Knowing what we know about owning a pet, why do we own them? We form these intense attachments, give them our all—fall in love even—all the while knowing that they will leave us much sooner than we would like them to. Much sooner. Dogs…we’re lucky if we get 15 years out of them. Cats, a little less. Of course if you own a turtle or a snake you’ll get a bit more mileage out of them, but I’m mainly talking about the snuggly, furry critters we curl up with on the couch and in bed; the cuddly creatures that lick our noses and nuzzle into our warm bodies with all the fervor they can muster.
They give us everything we want out of a companion, how could we not swoon head over heels for them!? For true dog lovers (yes, I’m going to focus on dogs for the rest of the entry), our pets become a part of the family. In turn the dogs love us unconditionally. They’re not edging for an advantage. They don’t have ulterior motives (except maybe a scrap of food from the dinner table). Their love is pure, untarnished, and genuine.
There’s an old joke I like to think about. It goes: lock your significant other and your dog in the trunk of a car, come back in an hour, and see which one is happy to see you. It’s true. The dog would be ecstatic! They’re happy to see you no matter what. You could be gone for a week on a trip to Fiji or just run out to the mailbox. It doesn’t matter. You walk through that front door and the dog’s happiness level is going to be maxed out.
They share in our joys, our failures, our celebrations, our breakups, our new jobs, our firings, our new babies, our mourning, our happiness, the excitement of holidays, and the mediocrity of our stale, humdrum weekdays. They’re not even put off when we’re sick in bed, sniffling and moody with red noses and sweaty palms…instead they snuggle right there with us and keep us company when no one else will.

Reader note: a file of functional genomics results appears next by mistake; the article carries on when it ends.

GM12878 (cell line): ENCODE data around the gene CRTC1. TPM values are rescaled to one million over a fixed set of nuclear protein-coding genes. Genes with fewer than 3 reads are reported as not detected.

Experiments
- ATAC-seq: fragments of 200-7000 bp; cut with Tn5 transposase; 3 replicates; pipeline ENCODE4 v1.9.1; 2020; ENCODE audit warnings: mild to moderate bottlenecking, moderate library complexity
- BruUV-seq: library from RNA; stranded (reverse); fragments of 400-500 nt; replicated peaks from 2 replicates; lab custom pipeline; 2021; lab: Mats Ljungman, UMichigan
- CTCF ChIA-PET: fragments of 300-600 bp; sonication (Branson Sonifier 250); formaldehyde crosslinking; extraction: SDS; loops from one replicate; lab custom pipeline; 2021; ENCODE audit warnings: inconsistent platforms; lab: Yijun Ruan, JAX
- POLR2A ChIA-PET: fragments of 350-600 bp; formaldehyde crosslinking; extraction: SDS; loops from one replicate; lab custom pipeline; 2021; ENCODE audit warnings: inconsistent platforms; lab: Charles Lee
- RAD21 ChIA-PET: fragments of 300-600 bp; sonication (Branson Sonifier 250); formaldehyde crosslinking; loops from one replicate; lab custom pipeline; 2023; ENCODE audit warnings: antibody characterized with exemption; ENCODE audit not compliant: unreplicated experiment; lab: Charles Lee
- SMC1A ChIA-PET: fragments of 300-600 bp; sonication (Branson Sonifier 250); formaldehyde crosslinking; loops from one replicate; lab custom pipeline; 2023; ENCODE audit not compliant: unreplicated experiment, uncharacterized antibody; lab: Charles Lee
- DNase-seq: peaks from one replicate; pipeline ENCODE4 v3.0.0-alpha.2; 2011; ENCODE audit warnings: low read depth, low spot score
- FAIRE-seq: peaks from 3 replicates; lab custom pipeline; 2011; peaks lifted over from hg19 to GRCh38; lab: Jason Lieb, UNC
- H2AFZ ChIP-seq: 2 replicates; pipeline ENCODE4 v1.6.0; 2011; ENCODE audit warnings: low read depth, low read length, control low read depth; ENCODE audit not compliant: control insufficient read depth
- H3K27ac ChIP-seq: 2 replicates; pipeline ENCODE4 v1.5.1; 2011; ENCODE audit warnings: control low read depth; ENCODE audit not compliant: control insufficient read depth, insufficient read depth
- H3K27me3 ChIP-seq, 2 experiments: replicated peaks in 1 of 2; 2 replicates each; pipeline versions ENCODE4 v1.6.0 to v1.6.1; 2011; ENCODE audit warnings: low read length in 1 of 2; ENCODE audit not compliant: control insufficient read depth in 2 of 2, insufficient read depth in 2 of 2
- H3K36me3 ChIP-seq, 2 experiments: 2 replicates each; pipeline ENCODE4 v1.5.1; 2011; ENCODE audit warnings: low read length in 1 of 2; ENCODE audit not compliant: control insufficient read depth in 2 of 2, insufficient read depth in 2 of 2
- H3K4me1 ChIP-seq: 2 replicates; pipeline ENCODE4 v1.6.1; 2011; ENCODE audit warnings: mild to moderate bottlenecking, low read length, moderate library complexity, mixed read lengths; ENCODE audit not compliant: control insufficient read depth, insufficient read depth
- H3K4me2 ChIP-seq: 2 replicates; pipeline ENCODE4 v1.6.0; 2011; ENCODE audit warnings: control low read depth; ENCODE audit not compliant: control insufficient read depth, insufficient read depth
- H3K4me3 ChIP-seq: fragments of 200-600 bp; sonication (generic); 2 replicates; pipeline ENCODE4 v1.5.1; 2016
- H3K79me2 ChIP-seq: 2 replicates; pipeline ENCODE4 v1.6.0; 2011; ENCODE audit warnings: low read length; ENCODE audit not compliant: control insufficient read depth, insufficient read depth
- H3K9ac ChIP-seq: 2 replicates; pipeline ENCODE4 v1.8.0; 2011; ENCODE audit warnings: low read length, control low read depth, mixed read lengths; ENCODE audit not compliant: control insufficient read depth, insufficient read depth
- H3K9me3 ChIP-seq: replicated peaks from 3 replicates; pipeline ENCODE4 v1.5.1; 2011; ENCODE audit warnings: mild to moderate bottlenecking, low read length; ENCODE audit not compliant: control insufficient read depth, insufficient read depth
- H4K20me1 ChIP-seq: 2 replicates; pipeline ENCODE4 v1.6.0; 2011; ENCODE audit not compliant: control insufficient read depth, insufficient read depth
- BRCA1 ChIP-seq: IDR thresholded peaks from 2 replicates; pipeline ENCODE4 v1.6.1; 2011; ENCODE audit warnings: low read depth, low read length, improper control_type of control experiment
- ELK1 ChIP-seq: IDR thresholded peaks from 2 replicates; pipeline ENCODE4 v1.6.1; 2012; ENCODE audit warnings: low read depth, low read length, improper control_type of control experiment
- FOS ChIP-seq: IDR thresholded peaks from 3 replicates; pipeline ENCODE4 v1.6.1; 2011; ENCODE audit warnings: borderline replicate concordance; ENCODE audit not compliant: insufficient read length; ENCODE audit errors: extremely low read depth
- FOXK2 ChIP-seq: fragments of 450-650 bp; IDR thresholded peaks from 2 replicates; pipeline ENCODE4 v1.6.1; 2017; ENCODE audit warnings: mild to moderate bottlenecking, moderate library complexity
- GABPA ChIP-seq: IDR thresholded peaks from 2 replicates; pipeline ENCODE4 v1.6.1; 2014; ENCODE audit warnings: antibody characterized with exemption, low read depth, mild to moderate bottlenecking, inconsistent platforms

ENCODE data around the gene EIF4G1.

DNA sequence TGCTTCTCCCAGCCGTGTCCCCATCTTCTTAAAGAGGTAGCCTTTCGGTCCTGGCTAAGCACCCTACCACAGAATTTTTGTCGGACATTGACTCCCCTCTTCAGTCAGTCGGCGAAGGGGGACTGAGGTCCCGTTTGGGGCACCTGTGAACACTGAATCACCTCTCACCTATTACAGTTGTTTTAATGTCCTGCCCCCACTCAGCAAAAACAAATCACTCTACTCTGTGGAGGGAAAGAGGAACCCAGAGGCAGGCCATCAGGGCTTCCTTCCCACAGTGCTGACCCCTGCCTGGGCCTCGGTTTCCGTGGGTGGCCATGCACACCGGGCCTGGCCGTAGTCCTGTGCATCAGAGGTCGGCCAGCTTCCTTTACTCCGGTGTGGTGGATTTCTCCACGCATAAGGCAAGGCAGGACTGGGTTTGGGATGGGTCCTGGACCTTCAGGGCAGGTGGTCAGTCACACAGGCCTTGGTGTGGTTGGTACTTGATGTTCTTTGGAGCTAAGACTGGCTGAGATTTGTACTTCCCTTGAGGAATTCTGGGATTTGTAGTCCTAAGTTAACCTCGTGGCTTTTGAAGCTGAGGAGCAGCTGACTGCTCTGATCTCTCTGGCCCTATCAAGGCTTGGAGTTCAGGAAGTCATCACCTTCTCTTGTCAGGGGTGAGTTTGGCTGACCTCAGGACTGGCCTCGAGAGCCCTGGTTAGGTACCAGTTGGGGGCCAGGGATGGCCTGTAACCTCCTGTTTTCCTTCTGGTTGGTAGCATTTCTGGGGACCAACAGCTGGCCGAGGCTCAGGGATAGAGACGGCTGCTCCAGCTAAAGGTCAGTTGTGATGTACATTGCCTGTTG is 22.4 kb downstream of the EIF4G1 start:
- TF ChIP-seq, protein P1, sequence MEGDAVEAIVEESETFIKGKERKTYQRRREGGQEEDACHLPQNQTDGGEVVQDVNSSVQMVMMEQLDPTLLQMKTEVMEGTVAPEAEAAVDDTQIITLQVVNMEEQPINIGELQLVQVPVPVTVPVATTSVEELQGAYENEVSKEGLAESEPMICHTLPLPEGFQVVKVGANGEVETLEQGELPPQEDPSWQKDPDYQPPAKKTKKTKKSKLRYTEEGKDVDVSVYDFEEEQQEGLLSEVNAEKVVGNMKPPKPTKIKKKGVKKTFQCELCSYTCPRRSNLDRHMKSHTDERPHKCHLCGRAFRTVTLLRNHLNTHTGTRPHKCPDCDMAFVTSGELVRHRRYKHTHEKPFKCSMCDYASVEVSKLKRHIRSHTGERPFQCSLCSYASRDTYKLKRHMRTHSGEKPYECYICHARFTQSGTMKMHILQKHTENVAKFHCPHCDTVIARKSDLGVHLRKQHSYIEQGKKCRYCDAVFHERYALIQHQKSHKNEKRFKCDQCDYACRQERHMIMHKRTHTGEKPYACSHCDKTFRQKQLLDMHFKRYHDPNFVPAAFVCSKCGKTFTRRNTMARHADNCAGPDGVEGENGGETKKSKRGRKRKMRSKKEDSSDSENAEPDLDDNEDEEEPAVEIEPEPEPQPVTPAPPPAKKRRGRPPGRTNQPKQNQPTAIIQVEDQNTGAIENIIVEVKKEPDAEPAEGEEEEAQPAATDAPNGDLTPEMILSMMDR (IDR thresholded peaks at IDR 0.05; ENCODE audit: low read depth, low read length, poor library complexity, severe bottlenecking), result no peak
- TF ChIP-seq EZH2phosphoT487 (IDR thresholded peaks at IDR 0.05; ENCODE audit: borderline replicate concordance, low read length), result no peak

Even just a simple walk around the block or a car ride to the grocery store elicits their sheer joy and how is that not infectious!? When we’re at our best they’re there to keep us up. More importantly, when we’re at our worst they pull us up. Sometimes a dog is what helps us get us through the most depressing times in our life. Sometimes they’re the only thing.
Another benefit that fellow humans don’t offer us? The silence. We can divulge our darkest secrets, confess our most embarrassing thoughts and they’re kept in the doggy vault. The pressure comes off our chest, absorbed by the dog, and transformed into unfiltered acceptance. What a perfect system! They don’t care whether we act silly, if we can or can’t dance, if we sing off-key or not. Hell they’ll act silly with us!
Then, they’re gone. No amount of love or strength of resolve can fight Father Time. When they leave they take a piece of our heart with them. Why can’t they stay longer? The answer, I know, is basic biology. Their life span is what they’re given and we can’t change that.
But the next question is, knowing that this heartbreak is inevitable, that the loss is sooner in our future than we would like, why do we do it? Our hearts are smashed to pieces by the passing of this four-legged creature, but what do we do?
Shortly thereafter (or maybe even immediately after) we seek to ease the sadness, to fill the void, so we find another four-legged love-bug to give ourselves to. We sign up for the process all over again. Get a new best friend, go through all the ups and downs that come with having the perfect partner in crime, and then experience the same sadness all over again. We open our hearts to these pawed angels only to almost destroy ourselves with their love and their leaving.
Why? Because that bond, that unconditional love (that goes both ways), is worth it. It is sooo worth it. If it wasn’t worth it, if it wasn’t love, well then it wouldn’t hurt so badly, would it?